Residents Not Happy With Plans To Revamp City Island Bridge
The historic City Island Bridge, which is the first and last thing people see when visiting the the Bronx neighborhood known for its seafood, is in need of repair, but some City Islanders aren't in favor of the plans the city has in store. NY1's Erin Clarke filed the following report.
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Time has taken its toll on the City Island Bridge. Since 1901, it's gone from carrying horse and buggies to cars and trucks as big as 18-wheelers.
"It needs work," said Barbara Dolensek, administrator at the City Island Nautical Museum. "It's deteriorated underneath. Also, the roadway itself is not in great shape."
The New York City Department of Transportation plans to demolish the 20-foot bridge and put a more modern-looking 150 foot high cable-stay bridge in its place.
Although rehabilitating the old bridge would cost significantly less, the city said that would only extend its lifespan 25 years, whereas the new bridge is expected to last 100 years. But some longtime residents said the proposed bridge doesn't fit with the quaint character of the island.
"The bridge is too tall," said Robert Cox, a City Island resident. "It will stick out like a sore thumb."
"I think the bridge, basically, is too big, too tall for a low-rise residential community," said Robert Adams, a City Island resident.
Based on reports they've read, residents think it's too expensive. The cost has increased steadily since the bridge was first proposed in 2003.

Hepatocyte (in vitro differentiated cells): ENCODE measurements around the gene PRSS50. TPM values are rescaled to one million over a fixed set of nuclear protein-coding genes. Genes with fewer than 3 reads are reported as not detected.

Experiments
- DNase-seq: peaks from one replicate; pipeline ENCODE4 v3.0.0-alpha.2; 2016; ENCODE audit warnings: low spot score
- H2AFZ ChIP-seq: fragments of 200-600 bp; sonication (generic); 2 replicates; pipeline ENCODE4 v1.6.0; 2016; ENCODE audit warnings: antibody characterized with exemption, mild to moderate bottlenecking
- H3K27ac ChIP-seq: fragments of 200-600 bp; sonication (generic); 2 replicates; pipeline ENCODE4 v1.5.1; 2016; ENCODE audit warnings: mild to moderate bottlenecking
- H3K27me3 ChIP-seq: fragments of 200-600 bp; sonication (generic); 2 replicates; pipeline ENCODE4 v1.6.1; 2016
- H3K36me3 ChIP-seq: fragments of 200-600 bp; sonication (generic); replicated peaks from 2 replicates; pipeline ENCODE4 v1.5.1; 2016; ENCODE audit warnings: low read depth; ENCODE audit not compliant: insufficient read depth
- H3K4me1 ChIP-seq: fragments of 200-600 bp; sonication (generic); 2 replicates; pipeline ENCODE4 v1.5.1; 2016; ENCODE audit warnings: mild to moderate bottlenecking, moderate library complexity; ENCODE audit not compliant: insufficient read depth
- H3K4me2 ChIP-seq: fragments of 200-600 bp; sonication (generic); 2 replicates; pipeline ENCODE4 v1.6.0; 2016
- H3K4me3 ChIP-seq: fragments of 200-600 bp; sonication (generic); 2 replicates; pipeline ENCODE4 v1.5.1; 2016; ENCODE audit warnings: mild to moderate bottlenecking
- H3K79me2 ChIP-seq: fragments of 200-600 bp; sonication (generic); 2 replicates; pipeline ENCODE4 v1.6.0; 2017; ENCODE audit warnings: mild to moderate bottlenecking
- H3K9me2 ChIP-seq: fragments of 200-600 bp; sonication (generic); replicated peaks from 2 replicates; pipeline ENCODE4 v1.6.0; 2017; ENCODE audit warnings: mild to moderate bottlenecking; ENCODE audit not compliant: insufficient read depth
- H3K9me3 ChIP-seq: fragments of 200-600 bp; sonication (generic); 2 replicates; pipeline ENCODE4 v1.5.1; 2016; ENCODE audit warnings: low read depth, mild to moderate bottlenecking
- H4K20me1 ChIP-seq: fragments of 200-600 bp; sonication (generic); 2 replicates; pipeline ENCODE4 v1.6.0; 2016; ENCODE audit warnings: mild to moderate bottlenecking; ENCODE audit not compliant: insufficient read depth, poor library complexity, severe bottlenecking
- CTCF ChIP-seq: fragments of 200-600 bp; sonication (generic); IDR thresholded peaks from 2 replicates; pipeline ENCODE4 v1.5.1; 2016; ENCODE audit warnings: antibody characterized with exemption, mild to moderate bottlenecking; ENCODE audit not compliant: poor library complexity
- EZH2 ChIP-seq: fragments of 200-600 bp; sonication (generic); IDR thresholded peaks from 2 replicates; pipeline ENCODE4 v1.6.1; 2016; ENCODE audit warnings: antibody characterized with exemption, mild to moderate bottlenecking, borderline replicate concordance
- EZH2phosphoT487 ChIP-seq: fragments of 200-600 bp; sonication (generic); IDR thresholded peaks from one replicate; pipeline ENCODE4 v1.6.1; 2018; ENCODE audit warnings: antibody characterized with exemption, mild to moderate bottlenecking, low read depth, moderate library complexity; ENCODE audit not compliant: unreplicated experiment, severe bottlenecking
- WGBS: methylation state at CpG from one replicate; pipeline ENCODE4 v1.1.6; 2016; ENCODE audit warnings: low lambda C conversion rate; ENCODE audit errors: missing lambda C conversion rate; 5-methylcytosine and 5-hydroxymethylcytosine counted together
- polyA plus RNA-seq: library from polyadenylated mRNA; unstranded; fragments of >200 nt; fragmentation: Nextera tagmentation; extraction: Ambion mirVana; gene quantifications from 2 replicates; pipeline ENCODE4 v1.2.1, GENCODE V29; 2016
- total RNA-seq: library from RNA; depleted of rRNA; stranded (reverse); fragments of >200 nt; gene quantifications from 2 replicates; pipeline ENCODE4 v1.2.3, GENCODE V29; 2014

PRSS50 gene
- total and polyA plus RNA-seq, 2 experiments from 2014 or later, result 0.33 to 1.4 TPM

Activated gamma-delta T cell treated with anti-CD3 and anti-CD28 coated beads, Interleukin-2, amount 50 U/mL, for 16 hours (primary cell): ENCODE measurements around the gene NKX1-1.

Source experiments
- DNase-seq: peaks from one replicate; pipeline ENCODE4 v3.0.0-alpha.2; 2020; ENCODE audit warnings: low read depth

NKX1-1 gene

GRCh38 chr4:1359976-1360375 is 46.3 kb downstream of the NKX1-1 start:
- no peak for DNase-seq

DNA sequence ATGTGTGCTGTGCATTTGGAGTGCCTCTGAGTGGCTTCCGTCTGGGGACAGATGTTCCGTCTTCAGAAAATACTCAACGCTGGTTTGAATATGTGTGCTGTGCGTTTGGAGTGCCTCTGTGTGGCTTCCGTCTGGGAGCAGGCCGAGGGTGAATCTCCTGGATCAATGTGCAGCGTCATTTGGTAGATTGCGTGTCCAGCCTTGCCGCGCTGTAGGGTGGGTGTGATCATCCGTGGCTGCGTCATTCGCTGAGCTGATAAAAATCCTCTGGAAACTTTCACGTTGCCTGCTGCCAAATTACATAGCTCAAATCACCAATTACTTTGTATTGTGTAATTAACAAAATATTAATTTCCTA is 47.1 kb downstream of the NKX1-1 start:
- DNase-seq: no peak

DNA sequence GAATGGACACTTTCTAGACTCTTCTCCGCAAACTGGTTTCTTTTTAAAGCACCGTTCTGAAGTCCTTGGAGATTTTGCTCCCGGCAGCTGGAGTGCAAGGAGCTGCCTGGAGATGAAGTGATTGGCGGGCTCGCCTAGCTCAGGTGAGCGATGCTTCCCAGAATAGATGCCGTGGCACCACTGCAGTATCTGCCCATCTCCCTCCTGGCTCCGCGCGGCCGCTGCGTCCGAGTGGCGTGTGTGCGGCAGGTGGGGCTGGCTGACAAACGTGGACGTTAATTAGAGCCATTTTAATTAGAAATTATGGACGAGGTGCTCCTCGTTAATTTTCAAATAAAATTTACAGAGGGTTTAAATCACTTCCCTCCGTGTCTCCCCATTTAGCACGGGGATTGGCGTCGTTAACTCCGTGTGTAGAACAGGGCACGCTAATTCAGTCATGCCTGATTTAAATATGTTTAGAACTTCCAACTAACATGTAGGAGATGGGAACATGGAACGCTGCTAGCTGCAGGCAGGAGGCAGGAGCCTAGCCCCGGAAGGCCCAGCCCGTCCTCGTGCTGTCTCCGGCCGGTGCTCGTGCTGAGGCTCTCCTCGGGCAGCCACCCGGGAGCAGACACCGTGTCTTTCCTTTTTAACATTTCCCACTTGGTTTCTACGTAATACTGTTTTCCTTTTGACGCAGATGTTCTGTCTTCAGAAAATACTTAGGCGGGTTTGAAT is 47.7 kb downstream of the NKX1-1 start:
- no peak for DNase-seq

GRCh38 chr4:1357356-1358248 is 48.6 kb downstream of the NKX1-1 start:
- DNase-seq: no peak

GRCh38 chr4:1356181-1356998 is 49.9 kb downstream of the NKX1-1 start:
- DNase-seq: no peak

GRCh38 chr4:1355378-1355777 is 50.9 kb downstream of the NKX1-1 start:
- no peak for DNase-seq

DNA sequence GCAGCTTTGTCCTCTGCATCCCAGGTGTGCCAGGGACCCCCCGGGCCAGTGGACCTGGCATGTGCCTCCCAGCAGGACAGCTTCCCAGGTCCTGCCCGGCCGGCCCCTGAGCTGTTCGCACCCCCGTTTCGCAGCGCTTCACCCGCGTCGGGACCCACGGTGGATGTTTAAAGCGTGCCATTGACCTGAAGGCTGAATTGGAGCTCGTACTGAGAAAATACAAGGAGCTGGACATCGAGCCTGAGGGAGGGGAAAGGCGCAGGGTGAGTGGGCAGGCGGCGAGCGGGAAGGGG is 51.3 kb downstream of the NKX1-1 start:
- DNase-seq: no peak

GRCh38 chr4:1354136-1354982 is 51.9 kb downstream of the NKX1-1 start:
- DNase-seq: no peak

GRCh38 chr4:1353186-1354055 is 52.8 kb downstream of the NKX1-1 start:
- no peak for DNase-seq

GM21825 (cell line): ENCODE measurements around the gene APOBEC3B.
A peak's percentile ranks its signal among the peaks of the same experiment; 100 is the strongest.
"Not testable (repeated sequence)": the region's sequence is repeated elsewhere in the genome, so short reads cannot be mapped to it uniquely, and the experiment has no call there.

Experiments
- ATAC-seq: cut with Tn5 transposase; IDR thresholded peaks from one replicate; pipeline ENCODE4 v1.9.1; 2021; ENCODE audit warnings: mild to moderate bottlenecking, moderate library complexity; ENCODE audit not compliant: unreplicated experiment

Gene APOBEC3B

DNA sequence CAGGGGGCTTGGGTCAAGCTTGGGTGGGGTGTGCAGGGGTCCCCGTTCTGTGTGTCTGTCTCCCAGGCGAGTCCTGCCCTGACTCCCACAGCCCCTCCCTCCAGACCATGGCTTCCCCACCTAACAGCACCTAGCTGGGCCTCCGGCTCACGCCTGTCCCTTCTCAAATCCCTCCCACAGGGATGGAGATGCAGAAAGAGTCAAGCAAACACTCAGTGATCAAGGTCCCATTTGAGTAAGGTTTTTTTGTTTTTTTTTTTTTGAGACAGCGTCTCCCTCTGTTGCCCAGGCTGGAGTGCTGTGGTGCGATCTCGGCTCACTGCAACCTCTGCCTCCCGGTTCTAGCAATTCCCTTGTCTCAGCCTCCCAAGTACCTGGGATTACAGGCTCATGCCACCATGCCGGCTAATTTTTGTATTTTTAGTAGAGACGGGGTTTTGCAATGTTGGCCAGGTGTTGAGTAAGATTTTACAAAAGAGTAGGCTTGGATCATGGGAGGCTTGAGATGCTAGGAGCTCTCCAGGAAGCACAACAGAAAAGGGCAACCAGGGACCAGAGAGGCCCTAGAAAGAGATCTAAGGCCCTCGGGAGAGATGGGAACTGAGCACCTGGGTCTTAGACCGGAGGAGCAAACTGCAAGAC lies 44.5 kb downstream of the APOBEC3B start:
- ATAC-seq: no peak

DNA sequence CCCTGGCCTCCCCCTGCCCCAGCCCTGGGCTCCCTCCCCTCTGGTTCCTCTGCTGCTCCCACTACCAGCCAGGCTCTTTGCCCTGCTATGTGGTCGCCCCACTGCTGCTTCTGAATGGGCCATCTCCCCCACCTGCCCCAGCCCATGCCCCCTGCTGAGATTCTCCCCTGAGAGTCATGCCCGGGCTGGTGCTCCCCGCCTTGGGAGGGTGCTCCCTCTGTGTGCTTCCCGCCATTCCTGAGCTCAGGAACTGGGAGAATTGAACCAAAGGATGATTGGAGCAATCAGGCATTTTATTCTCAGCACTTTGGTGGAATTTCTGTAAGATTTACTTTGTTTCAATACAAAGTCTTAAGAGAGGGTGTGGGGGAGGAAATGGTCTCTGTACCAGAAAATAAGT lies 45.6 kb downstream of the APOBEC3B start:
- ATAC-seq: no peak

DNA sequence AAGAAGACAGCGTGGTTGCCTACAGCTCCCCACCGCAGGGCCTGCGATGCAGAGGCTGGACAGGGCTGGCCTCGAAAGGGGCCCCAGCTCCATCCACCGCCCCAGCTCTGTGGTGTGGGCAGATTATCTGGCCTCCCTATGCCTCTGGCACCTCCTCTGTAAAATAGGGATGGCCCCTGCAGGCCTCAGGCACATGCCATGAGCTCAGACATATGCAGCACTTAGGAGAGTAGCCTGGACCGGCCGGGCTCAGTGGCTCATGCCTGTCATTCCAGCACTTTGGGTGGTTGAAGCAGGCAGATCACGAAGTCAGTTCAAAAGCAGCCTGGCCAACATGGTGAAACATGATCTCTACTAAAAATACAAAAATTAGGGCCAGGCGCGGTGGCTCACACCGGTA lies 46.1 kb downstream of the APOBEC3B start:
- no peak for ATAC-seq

"In 2003, it was going to be $25 million," Dolensek said. "Now, it's $150 million."
It's more than the design of the proposed bridge that has some City Islanders concerned. They know how construction along the only road on and off the island can disrupt their neighborhood, and in their opinion, they said it's not worth the sacrifice because the construction won't make City Island any better.
City Islanders said tourism drives the community, with people getting away from the tall structures in the rest of the city to experience a rare slice of life.
"City Island's appeal is that it's quaint," said Skip Giacco, president of the City Island Chamber of Commerce. "That's why people come here. If you begin to eliminate that idea, you give people less reason to come here."
Residents said they're just trying to preserve the nautical feel and history of their neighborhood and think a scaled-down design could also save the city some money.